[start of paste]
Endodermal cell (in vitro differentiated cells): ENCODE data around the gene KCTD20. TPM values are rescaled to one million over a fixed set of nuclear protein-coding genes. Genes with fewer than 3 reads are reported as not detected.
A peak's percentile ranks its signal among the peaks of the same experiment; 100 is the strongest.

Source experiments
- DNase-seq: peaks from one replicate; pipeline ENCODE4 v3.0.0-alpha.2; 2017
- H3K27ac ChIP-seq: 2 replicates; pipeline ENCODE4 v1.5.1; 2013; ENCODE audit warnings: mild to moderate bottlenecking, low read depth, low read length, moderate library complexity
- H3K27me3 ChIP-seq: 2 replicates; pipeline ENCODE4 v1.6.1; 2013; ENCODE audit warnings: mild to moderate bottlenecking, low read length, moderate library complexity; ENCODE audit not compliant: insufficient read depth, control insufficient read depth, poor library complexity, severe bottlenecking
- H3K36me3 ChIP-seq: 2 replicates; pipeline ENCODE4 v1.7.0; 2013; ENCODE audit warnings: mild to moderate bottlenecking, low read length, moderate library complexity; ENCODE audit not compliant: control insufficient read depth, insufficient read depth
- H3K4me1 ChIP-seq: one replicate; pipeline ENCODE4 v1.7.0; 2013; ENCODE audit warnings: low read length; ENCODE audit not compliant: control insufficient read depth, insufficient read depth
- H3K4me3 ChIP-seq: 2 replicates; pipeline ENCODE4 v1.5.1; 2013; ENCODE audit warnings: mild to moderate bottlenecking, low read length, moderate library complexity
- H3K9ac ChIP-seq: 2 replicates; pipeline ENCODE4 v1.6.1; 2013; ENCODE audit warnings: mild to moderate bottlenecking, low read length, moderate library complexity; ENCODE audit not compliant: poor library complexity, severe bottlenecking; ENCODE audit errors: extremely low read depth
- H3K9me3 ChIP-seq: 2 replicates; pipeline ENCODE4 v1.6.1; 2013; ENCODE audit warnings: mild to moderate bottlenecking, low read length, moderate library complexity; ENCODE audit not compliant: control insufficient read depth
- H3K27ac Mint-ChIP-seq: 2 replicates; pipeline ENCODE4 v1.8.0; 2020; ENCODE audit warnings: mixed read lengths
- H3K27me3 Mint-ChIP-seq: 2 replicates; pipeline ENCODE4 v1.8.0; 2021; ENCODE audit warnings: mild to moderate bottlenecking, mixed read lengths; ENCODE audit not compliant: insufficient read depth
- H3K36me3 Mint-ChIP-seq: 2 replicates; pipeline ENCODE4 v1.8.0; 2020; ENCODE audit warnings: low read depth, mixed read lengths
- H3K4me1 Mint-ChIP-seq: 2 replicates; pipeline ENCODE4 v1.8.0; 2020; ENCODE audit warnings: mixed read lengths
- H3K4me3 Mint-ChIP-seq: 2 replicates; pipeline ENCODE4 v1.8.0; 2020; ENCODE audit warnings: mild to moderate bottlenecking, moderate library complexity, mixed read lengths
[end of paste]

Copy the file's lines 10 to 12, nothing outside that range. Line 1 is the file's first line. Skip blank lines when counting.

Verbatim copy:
- H3K9ac ChIP-seq: 2 replicates; pipeline ENCODE4 v1.6.1; 2013; ENCODE audit warnings: mild to moderate bottlenecking, low read length, moderate library complexity; ENCODE audit not compliant: poor library complexity, severe bottlenecking; ENCODE audit errors: extremely low read depth
- H3K9me3 ChIP-seq: 2 replicates; pipeline ENCODE4 v1.6.1; 2013; ENCODE audit warnings: mild to moderate bottlenecking, low read length, moderate library complexity; ENCODE audit not compliant: control insufficient read depth
- H3K27ac Mint-ChIP-seq: 2 replicates; pipeline ENCODE4 v1.8.0; 2020; ENCODE audit warnings: mixed read lengths